By the beginning of the year, Dyatlov had dealt with administrative work. On 8th January 1959, the trekking trip to Otorten was approved by the Sverdlovsk city route commission, regardless of the fact that some requirements hadn’t been met. Dyatlov failed, for instance, to provide a detailed route plan and a copy of the map. He also didn’t specify what measures would be taken to ensure everyone’s safety or how to call for help in case of emergency. The approval was unlawful – it constituted a breach of the resolution on organizing tourist expeditions and the responsibilities of organizers, group leaders and participants, as well as the resolution on the city route commission, both in force since 1957.
The approval was granted by Evgeniy Maslennikov, a close friend of Dyatlov. His motivation was personal. He was the first Ural Polytechnic graduate to be awarded the prestigious title of the Master of Sport of the USSR, which Dyatlov had wanted so badly for years. Dyatlov would document his own achievements based on his older friend’s advice. Maslennikov knew that reaching the peak of Otorten would help Dyatlov fulfill his dreams, which is why instead of rejecting the incomplete application he asked him to submit the missing documents when he “had a minute”. Unfortunately, Dyatlov, who was busy organizing the expedition, forgot to do so. It wasn’t until mid-February that Maslennikov realized what had happened, but at that point the rescue team was already preparing to go the Urals. Plagued by a guilty conscience, he joined the rescuers. He was present at the site of the incident when Dyatlov’s body was found.
Formal approval made the preparations go faster. The hikers contributed 260 rubles, while Ural Polytechnic offered a 1100-ruble subsidy. The tourist club equipped Dyatlov’s group with backpacks, skis, boots, trousers, ski jackets and essential gear, including an ice axe and a tent. Dyatlov delegated the tasks: Lyudmila Dubinina was appointed a treasurer, whereas Yuri Yudin was responsible for the first aid kit. The subsidy from the Polytechnic helped the group finance thermal insulation for a tent. They calculated that the money they had was more than enough for food and other necessities. Everybody took part in shopping and putting together additional equipment.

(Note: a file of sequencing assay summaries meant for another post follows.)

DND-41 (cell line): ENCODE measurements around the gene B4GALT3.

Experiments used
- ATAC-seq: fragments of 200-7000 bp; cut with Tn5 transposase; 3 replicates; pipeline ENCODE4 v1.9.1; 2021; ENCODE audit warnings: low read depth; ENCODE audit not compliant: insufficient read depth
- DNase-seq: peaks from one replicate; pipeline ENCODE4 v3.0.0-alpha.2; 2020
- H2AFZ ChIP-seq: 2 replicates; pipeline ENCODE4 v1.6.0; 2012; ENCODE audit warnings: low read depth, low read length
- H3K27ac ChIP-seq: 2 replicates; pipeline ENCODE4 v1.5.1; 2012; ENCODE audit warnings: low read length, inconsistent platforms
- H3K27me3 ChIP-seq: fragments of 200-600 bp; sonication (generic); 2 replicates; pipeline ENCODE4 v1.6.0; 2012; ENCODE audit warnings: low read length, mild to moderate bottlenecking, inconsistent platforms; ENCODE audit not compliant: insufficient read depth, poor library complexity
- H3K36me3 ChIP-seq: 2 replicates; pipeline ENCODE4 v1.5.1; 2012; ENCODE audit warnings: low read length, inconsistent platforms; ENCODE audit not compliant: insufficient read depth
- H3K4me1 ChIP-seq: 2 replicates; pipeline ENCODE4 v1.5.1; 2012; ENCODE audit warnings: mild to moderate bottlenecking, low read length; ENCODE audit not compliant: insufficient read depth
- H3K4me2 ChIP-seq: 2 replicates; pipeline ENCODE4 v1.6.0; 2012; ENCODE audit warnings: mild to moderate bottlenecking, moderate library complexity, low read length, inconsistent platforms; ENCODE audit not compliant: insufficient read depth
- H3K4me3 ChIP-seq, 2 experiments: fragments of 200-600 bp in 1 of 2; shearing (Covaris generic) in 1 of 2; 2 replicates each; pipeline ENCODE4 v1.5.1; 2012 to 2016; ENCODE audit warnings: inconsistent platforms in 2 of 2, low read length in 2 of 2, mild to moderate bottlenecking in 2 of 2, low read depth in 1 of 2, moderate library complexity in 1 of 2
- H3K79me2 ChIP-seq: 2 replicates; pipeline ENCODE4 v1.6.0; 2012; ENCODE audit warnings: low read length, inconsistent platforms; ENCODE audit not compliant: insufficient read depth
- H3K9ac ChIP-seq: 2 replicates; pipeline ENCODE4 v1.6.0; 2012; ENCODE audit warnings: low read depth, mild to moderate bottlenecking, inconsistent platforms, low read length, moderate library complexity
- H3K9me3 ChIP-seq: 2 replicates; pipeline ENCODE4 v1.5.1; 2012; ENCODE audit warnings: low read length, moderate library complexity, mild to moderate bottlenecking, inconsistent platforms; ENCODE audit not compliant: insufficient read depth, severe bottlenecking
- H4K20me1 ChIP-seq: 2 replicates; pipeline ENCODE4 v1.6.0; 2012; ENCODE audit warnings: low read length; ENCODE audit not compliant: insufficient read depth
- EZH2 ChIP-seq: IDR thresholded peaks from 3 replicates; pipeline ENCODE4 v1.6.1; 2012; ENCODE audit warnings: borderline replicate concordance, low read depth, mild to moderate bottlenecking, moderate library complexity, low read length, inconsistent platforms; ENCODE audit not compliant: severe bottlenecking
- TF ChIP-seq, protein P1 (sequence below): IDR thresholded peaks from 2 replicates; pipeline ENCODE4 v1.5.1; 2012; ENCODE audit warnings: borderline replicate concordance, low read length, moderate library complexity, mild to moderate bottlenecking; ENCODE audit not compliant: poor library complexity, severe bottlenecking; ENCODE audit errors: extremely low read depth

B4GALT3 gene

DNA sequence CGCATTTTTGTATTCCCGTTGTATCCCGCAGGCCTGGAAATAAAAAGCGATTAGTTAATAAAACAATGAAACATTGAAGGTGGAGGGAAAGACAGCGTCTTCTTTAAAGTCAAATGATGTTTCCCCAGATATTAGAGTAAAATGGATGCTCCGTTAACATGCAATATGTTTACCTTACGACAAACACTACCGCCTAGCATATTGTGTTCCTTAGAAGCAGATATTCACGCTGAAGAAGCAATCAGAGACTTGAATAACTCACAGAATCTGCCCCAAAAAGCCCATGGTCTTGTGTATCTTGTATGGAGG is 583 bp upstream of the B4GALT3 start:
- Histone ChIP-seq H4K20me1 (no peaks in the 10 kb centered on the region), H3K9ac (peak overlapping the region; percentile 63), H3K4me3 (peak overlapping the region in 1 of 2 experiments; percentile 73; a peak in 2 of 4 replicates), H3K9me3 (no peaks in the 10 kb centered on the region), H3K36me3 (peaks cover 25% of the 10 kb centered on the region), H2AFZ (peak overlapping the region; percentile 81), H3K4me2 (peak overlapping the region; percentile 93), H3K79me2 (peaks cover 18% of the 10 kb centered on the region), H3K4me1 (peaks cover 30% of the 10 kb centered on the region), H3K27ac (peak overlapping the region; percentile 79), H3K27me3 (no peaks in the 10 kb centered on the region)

Zina and Igor met with Moisey Axelrod, Igor’s close friend and an experienced hiker. They consulted with him on the expedition route and encouraged him to join them. Axelrod loved the mountains and wintery taiga, so he seriously considered the idea. Eventually, however, he decided against it and spent the winter break working. He could never have known that he would soon be in charge of the rescue team in the Otorten Mountain area, which he so badly wanted to see.
Three days before Dyatlov’s group set off, an unexpected change occurred on the list of participants. Vladislav Bienko was called in for a disciplinary meeting by the local Komsomol committee. Following recommendations introduced under Stalin, Soviet students were obliged to do the so-called summer internship, which meant working for free for the state in agriculture or deforestation. For two years, Bienko had managed to escape this unpleasant obligation, skilfully avoiding subsequent recruitments. Komsomol found out about this and decided to immediately send the unruly student to work in forestry. His participation in the Otorten expedition was regarded as a poor excuse. Disappointed, Bijenka didn’t know that Komsomol’s decision most probably prevented his death. Unwittingly, he became one of the few people in the USSR whose lives were saved by the ideas and decrees of Stalin.
The following day brought a yet another surprise. Dyatlov was approached by Semyon Zolotaryov, a 38-year-old instructor from the Kourovka tour base. He introduced himself using his fake name Alexander. He said he was a mountain guide, who, strangely enough, had no trekking experience, but insisted on joining the group. He was a stranger, older than everyone else, mysterious, unpredictable, awkward – and also unbelievably stubborn.
Dyatlov used to take with him only trusted and experienced people whom he knew well. Initially, he wanted to say no to Zolotaryov. But despite the fact that he was the team leader, recognized for his charisma and assertiveness, he turned out to be utterly helpless when confronted with this man. Zolotaryov had him wrapped around his little finger. Not only did he force him to agree, but also made him convince the others that it was the right decision. Ludmila recounted those negotiations in her diary: “No one wanted Zolotaryov to go with us: he was a complete stranger. Eventually, however, we gave up and took him. How to say no? You simply can’t.”
The last days before the expedition were marked by the hustle and bustle of final preparations, wrapping things up and passing final exams.
Translated from the Polish by Joanna Mąkowska